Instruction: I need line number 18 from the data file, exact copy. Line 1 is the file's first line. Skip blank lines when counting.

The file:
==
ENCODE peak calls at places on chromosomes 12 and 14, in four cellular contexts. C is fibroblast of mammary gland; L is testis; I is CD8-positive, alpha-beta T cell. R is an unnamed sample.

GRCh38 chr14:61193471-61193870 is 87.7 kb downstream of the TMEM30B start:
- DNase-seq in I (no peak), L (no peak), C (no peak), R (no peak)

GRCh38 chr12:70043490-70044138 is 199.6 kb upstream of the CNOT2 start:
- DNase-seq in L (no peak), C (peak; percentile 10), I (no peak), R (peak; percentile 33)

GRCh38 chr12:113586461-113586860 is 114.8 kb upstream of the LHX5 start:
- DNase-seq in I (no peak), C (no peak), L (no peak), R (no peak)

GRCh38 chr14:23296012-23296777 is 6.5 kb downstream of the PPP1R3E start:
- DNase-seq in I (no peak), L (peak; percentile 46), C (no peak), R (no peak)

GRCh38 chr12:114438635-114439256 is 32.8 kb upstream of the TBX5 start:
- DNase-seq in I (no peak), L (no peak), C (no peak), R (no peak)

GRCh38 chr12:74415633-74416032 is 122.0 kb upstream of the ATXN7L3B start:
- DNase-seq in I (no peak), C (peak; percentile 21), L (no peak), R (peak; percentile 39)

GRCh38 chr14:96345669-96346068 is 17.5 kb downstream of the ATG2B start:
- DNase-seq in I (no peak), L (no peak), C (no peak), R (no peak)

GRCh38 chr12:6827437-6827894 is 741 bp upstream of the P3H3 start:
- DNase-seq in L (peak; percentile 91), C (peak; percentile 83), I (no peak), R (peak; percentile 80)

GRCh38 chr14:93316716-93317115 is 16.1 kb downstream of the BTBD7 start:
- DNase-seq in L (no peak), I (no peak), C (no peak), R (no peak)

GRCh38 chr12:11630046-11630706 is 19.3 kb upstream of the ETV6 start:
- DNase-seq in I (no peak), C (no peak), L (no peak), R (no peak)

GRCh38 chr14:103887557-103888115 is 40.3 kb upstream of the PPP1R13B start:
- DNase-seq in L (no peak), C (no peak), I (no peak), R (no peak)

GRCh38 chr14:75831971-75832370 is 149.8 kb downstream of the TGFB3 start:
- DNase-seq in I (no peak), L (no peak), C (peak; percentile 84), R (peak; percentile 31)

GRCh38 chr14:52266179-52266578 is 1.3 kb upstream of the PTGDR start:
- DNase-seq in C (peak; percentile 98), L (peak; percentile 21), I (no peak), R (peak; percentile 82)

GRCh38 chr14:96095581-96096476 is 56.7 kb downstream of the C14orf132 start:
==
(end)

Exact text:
GRCh38 chr14:93316716-93317115 is 16.1 kb downstream of the BTBD7 start: